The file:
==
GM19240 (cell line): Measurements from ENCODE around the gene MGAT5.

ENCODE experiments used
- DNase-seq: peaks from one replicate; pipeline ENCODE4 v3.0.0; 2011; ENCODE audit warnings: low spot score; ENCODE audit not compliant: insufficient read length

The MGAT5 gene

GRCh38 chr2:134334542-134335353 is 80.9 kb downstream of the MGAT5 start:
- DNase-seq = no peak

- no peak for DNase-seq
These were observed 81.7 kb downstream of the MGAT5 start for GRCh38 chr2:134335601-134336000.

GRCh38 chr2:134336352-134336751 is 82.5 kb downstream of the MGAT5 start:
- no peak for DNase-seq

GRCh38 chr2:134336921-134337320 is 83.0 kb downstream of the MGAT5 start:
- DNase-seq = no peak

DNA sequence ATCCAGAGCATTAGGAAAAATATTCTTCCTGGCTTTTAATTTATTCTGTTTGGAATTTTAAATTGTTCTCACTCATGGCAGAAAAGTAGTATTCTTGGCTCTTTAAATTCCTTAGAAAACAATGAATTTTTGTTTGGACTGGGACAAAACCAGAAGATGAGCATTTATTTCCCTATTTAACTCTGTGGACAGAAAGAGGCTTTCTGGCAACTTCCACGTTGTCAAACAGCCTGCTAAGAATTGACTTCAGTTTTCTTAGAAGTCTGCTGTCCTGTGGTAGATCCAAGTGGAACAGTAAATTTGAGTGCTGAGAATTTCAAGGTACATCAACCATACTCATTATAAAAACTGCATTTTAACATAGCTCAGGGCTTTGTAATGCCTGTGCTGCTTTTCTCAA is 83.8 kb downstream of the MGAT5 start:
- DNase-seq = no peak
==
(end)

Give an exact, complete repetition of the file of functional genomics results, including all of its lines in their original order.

GM19240 (cell line): Measurements from ENCODE around the gene MGAT5.

ENCODE experiments used
- DNase-seq: peaks from one replicate; pipeline ENCODE4 v3.0.0; 2011; ENCODE audit warnings: low spot score; ENCODE audit not compliant: insufficient read length

The MGAT5 gene

GRCh38 chr2:134334542-134335353 is 80.9 kb downstream of the MGAT5 start:
- DNase-seq = no peak

- no peak for DNase-seq
These were observed 81.7 kb downstream of the MGAT5 start for GRCh38 chr2:134335601-134336000.

GRCh38 chr2:134336352-134336751 is 82.5 kb downstream of the MGAT5 start:
- no peak for DNase-seq

GRCh38 chr2:134336921-134337320 is 83.0 kb downstream of the MGAT5 start:
- DNase-seq = no peak

DNA sequence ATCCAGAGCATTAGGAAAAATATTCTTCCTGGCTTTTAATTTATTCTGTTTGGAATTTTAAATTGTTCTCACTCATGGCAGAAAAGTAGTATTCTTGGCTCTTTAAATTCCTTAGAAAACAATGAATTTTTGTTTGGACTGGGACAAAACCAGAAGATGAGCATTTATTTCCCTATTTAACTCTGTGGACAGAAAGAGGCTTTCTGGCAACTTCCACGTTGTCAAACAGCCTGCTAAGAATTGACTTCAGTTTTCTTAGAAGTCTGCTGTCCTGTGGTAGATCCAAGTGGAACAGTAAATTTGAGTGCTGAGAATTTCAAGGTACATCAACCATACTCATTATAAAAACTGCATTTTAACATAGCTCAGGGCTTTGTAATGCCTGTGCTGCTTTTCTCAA is 83.8 kb downstream of the MGAT5 start:
- DNase-seq = no peak